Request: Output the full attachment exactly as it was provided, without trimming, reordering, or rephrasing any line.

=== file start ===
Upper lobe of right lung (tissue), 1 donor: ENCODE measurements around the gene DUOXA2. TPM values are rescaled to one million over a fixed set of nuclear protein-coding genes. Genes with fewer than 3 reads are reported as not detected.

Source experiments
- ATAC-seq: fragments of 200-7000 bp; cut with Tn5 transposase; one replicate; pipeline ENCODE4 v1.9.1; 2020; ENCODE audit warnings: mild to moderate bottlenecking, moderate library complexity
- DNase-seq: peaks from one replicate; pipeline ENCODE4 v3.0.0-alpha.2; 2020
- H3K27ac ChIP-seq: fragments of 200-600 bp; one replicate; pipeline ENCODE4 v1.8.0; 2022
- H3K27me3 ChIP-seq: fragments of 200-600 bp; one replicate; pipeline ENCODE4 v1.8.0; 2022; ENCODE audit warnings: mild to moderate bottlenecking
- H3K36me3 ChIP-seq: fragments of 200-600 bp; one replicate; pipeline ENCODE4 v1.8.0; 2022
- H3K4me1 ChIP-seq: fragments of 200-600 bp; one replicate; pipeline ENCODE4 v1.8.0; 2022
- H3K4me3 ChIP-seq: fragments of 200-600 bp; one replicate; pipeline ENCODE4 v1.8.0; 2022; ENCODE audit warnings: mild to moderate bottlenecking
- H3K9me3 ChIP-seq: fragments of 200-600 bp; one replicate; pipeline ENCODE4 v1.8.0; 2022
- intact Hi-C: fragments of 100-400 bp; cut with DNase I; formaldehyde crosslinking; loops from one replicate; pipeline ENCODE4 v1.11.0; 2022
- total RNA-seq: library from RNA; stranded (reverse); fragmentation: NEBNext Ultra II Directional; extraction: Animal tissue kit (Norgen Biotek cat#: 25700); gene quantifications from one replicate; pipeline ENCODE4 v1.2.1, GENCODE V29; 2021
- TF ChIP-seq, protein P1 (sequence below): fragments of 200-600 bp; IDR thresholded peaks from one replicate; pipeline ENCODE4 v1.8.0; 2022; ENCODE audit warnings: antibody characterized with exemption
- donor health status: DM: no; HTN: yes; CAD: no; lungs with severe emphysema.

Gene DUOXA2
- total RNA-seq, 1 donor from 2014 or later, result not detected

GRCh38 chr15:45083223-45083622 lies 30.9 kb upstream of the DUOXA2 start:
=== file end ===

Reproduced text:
Upper lobe of right lung (tissue), 1 donor: ENCODE measurements around the gene DUOXA2. TPM values are rescaled to one million over a fixed set of nuclear protein-coding genes. Genes with fewer than 3 reads are reported as not detected.

Source experiments
- ATAC-seq: fragments of 200-7000 bp; cut with Tn5 transposase; one replicate; pipeline ENCODE4 v1.9.1; 2020; ENCODE audit warnings: mild to moderate bottlenecking, moderate library complexity
- DNase-seq: peaks from one replicate; pipeline ENCODE4 v3.0.0-alpha.2; 2020
- H3K27ac ChIP-seq: fragments of 200-600 bp; one replicate; pipeline ENCODE4 v1.8.0; 2022
- H3K27me3 ChIP-seq: fragments of 200-600 bp; one replicate; pipeline ENCODE4 v1.8.0; 2022; ENCODE audit warnings: mild to moderate bottlenecking
- H3K36me3 ChIP-seq: fragments of 200-600 bp; one replicate; pipeline ENCODE4 v1.8.0; 2022
- H3K4me1 ChIP-seq: fragments of 200-600 bp; one replicate; pipeline ENCODE4 v1.8.0; 2022
- H3K4me3 ChIP-seq: fragments of 200-600 bp; one replicate; pipeline ENCODE4 v1.8.0; 2022; ENCODE audit warnings: mild to moderate bottlenecking
- H3K9me3 ChIP-seq: fragments of 200-600 bp; one replicate; pipeline ENCODE4 v1.8.0; 2022
- intact Hi-C: fragments of 100-400 bp; cut with DNase I; formaldehyde crosslinking; loops from one replicate; pipeline ENCODE4 v1.11.0; 2022
- total RNA-seq: library from RNA; stranded (reverse); fragmentation: NEBNext Ultra II Directional; extraction: Animal tissue kit (Norgen Biotek cat#: 25700); gene quantifications from one replicate; pipeline ENCODE4 v1.2.1, GENCODE V29; 2021
- TF ChIP-seq, protein P1 (sequence below): fragments of 200-600 bp; IDR thresholded peaks from one replicate; pipeline ENCODE4 v1.8.0; 2022; ENCODE audit warnings: antibody characterized with exemption
- donor health status: DM: no; HTN: yes; CAD: no; lungs with severe emphysema.

Gene DUOXA2
- total RNA-seq, 1 donor from 2014 or later, result not detected

GRCh38 chr15:45083223-45083622 lies 30.9 kb upstream of the DUOXA2 start: